Monday, October 10, 2016

Gist Of Why I Must Act

Gist Of Why I Must Act
© Surazeus
2016 10 10

Crouching tense among jagged rocks, Jacques grips
long wood spear he broke from dead oak, and glares
at long-haired Viking warrior who stands
blocking sunlight which blinds his blinking eyes.

Trembling in terror as his shadow looms,
dark shape suffused in rays of beaming light,
Jacques gasps for breath, and twirls around his head
oak spear that he honed sharp all night long.

Remembering gleam of stars in peaceful sky
of infinite blue strength, Jacques plants both feet
firm, and looks around small narrow ravine
where he hid for years, safe from haughty king.

I felt so safe and secure in this haven,
protected by steep rocks from eyes of thieves,
but now Sigmund, king of my apple vale,
traps me now in my false security.

Since Sigmund killed my father years ago,
and placed crown Frank forged on his own big head,
that Viking struts among my apple trees,
eating my fruit and feasting on my sheep.

My sister Josephine lives trapped in tower
my grandfather built to protect our clan
where she raises four children of his seed,
while I hide cowering in dark ravine.

I am the King of Broceliande, yet
I hide terrified in ravine of rocks
and drink from puddles after mocking rain,
while he wears my gold crown of sparkling gems.

How many times in purple evening haze
I snuck on hands and knees from cold ravine
and stole apples from my own trees to eat,
then stared forlorn at tower of glowing hearth.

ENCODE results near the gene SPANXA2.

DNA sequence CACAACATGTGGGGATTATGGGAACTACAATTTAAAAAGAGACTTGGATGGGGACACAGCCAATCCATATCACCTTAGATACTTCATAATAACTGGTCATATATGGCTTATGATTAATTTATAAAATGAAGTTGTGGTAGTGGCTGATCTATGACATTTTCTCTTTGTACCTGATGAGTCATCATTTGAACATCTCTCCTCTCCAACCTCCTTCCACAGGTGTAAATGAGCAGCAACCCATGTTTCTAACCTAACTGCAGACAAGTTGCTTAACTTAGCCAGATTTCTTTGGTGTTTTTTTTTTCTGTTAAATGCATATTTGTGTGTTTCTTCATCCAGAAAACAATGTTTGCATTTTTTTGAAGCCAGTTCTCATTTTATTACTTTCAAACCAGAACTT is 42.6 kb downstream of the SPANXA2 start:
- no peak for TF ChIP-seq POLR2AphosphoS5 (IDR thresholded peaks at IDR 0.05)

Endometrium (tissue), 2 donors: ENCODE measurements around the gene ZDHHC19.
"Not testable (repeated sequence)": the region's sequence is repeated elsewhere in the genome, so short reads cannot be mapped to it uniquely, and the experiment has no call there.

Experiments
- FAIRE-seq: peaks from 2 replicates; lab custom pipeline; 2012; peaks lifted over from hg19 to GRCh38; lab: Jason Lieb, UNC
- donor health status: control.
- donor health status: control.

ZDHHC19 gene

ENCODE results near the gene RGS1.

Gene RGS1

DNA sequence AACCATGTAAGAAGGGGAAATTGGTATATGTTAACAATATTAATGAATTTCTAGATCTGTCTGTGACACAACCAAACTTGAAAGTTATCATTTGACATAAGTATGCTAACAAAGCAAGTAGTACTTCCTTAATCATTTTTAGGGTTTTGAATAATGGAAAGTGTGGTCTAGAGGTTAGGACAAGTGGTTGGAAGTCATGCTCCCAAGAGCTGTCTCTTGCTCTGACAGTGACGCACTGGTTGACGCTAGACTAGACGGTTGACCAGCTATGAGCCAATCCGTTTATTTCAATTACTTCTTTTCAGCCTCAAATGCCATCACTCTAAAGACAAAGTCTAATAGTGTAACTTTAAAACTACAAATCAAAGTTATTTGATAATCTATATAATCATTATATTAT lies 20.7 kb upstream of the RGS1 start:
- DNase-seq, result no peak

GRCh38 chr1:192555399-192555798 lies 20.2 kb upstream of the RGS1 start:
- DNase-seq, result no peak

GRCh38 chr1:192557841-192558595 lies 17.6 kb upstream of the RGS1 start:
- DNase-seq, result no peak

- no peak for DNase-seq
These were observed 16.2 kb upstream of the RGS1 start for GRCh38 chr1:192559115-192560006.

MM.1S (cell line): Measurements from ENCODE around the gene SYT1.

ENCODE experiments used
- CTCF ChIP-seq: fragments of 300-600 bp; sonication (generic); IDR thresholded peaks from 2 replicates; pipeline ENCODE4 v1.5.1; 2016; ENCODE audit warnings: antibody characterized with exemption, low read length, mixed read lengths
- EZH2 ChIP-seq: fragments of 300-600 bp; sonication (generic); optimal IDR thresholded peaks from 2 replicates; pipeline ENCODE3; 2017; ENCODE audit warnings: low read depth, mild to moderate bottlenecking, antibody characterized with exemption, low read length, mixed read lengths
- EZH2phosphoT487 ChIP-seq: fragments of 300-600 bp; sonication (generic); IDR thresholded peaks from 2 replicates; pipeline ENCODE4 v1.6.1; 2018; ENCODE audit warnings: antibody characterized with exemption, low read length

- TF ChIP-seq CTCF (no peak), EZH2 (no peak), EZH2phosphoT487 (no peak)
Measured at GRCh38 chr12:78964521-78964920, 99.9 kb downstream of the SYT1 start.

Now that you found me, Sigmund, I must fight
to stay alive, but your sharp polished axe,
that glitters rays of light blinding my eyes,
will sever my head and secure your reign.

Since I must die at your arrogant hand
that stole my land, my crown, me trees, my hearth,
then I will die fighting you to the death,
and that is the gist of why I must act.

Howling in defiance, Jacques hurls spear,
projecting angry fear that burned his heart,
and launches projectile of fierce objection
that soars toward shadow of spine-chilling terror.

Terror-honed spear pierces his throbbing heart,
and Sigmund staggers from bright blinding glare,
falling to his knees, then stares in mute shock
as blood gushes from spine-shattering wound.

"Why did you stab me with your spear of hate?
Your sister Josephine, my gentle wife,
sent me to find you, and bring you to her,
because she wanted you to live with us."

Convulsing in confusion and sharp pain,
Sigmund falls over and bleeds among rocks,
blue eyes staring blank at endless blank sky,
and gold crown rolls clattering from his head.

Sobbing in shock, Jacques snatches crown from dirt
and hurls it, howling in rage, at blue sky,
where it vanishes in flash of red rays,
and sun sets bleeding sorrow down bleak hills.

Staring at stars that drip rain in his eyes,
Jacques lies flat on ground of essential truth
at base of tall tower where his sister sings,
weeping as her voice charms sweet tune of love.


  1. Thinking of the meaning of gist inspired me to write a poem about defiance of bullies, a Hamlet of the ravine.

    Gist, the substance or essence of speech.

    From early 18th century: from Old French, third person singular present tense of gesir ‘to lie [on the ground],’ from Latin jacere, which means 'to throw'.

    The Anglo-French legal phrase cest action gist ‘this action lies’ denoted that there were sufficient grounds to proceed; gist was adopted into English denoting the grounds themselves.